Paramyxovirus implicated in SARS as cases reach 264


Mar 19, 2003 (CIDRAP News) – As cases in the global outbreak of "severe acute respiratory syndrome" (SARS) climbed to 264 today, the World Health Organization (WHO) said there is evidence that the illness may be caused by a previously unknown member of the Paramyxovirus family, which causes measles, mumps, and canine distemper.

Researchers at laboratories in Germany and Hong Kong detected particles of a virus from the Paramyxoviridae family in samples from SARS patients, WHO officials said in a news release. "This is the first major step forward in efforts to pinpoint the causative agent," the statement said. "The failure of all previous efforts to detect the presence of bacteria and viruses known to cause respiratory disease strongly suggests that the causative agent may be a novel pathogen."

The SARS outbreak has caused 9 deaths among 264 suspected or probable cases in 11 countries, including 11 suspected cases in the United States, according to WHO. Most of the cases are in Southeast Asia, with 150 in Hong Kong alone, but some are reported in Canada, Germany, the United Kingdom, Slovenia, and Spain. The illness has caused 5 deaths in Hong Kong, 2 in Canada, and 2 in Vietnam. Many of the patients are healthcare workers who treated other SARS patients.

The WHO case count does not include 305 cases of atypical pneumonia, with five deaths, that occurred in the Guangdong province of China, near Hong Kong, in recent months. It remains unclear whether those cases were SARS, Julie Gerberding, MD, director of the Centers for Disease Control and Prevention (CDC), said today.

The SARS outbreak, under investigation by WHO since mid-February, last week prompted the WHO to issue its first global outbreak alert in 10 years. WHO has described the syndrome as an influenza-like illness that begins with a fever, muscle aches, headache, and sore throat and may progress to pneumonia and acute respiratory distress. No specific treatment for the condition has yet been identified.

The WHO statement said the Paramyxovirus family includes many well-known viruses associated with respiratory infections, including respiratory syncytial virus, mumps, and measles. Some of these are widespread, especially in winter. Therefore, "It cannot be ruled out entirely that tests for the SARS agent are detecting such 'background' viruses rather than the true causative agent," the statement said.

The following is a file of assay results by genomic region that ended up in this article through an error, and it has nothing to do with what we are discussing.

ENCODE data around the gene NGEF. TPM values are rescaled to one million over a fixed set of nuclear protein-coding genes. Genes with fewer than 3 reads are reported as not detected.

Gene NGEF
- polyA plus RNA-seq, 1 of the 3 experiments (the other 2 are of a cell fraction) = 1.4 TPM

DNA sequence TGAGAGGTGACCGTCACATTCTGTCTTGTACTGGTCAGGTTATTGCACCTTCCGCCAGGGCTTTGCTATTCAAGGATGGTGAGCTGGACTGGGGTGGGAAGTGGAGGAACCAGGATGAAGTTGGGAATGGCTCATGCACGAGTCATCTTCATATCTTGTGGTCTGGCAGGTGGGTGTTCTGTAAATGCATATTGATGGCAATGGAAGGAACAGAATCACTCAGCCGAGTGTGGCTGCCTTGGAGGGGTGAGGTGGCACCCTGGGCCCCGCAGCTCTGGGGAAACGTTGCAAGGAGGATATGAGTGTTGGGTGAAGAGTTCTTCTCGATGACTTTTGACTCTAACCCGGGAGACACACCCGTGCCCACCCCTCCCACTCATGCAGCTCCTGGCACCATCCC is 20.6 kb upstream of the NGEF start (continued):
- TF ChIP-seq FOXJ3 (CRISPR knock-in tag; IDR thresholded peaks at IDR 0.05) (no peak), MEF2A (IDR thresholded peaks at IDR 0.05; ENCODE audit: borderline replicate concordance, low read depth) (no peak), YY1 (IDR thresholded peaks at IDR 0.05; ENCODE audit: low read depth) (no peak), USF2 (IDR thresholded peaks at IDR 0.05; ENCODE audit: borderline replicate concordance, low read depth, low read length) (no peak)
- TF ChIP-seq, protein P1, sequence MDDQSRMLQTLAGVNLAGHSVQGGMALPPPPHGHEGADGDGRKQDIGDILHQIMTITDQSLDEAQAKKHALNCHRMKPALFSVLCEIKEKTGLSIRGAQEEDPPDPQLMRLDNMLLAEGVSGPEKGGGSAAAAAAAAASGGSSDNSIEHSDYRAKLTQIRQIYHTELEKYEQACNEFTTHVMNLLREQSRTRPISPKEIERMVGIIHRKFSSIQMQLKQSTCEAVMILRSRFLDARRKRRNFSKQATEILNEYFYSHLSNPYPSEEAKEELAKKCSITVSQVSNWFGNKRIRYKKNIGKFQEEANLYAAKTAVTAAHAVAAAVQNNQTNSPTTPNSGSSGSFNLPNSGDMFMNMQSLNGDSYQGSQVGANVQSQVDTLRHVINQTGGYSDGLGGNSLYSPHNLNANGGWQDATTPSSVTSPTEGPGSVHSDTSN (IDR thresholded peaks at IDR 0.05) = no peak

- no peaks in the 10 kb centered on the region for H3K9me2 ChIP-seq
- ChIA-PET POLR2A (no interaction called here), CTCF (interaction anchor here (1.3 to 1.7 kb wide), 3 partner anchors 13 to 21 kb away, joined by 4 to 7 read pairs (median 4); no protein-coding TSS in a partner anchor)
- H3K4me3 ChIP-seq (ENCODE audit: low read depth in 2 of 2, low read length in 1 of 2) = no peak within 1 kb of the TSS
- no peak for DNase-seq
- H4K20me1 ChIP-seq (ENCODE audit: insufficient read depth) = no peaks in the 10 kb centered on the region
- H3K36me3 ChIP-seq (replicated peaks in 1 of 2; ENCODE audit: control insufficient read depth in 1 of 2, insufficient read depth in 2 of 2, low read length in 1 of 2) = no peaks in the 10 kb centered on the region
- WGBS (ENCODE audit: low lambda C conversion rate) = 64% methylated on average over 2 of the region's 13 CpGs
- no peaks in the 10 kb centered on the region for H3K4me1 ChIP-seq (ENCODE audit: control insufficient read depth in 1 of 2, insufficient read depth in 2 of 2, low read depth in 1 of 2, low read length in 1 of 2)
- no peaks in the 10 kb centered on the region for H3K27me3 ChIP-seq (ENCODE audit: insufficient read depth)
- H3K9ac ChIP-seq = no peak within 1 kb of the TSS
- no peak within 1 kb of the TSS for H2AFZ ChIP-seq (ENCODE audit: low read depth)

WHO officials said research by an international network of 11 leading research laboratories is expected to lead to the definitive identification of the SARS agent. The lab network was set up Mar 17. The agency hopes that identification of the pathogen will lead to a specific drug treatment and speed the development of a diagnostic test.

At a CDC news conference today, Gerberding called the evidence from more than one lab that the pathogen may be a paramyxovirus "an encouraging step forward." She added, "But seeing something in a nasal swab isn't the same thing as identifying it as the cause. A great deal more works needs to be done."

The 11 US patients with suspected cases have fever, respiratory symptoms, and a history of recent travel to areas involved in the outbreak, Gerberding reported. "The symptoms of concern are fever, cough, and difficulty breathing or chest discomfort, and during flu season these are extremely common symptoms," she said. "So the travel history is extremely important here. We don't want people who haven't traveled to these regions to be concerned about this problem at this particular time."

The CDC is working to advise travelers that they should seek medical attention if they get a fever or other SARS symptoms within 7 days of returning from Hong Kong or other affected areas, Gerberding said. The agency activated its emergency operations center Mar 14 after learning of cases in Canada among travelers recently returned from Southeast Asia.

Gerberding said most cases so far are in household contacts of SARS patients and healthcare workers who have had direct contact with patients. Transmission is probably by droplets, but airborne transmission has not been ruled out, she said. The CDC's current infection control guidelines for SARS call for standard precautions, airborne precautions (a negative-pressure room, use of N-95 respirators), and contact precautions (gown and gloves).

"One of the good pieces of news we've been receiving from WHO is that there does seem to be success in containing SARS in the healthcare environment when these precautions are implemented," Gerberding said. She also said the CDC has learned that several patients in Hanoi and Hong Kong seem to be improving.

In another development, the Hong Kong Department of Health reported that seven people who contracted atypical pneumonia (SARS) recently had stayed on the same floor of a hotel in Kowloon, a city on the Chinese mainland that is part of Hong Kong. The seven people stayed at the hotel between Feb 12 and Mar 2 and they experienced pneumonia symptoms between Feb 15 and 27, the department reported in a news release.

Because it's not clear just how contagious the illness is, Gerberding said investigators want to determine how much contact the hotel visitors had with each other. "We know that two of them were close visitors with each other; we don’t know how often they visited," she said.

See also:

WHO's Mar 19 update

WHO case-count table


WHO's original Mar 12 news release on the outbreak

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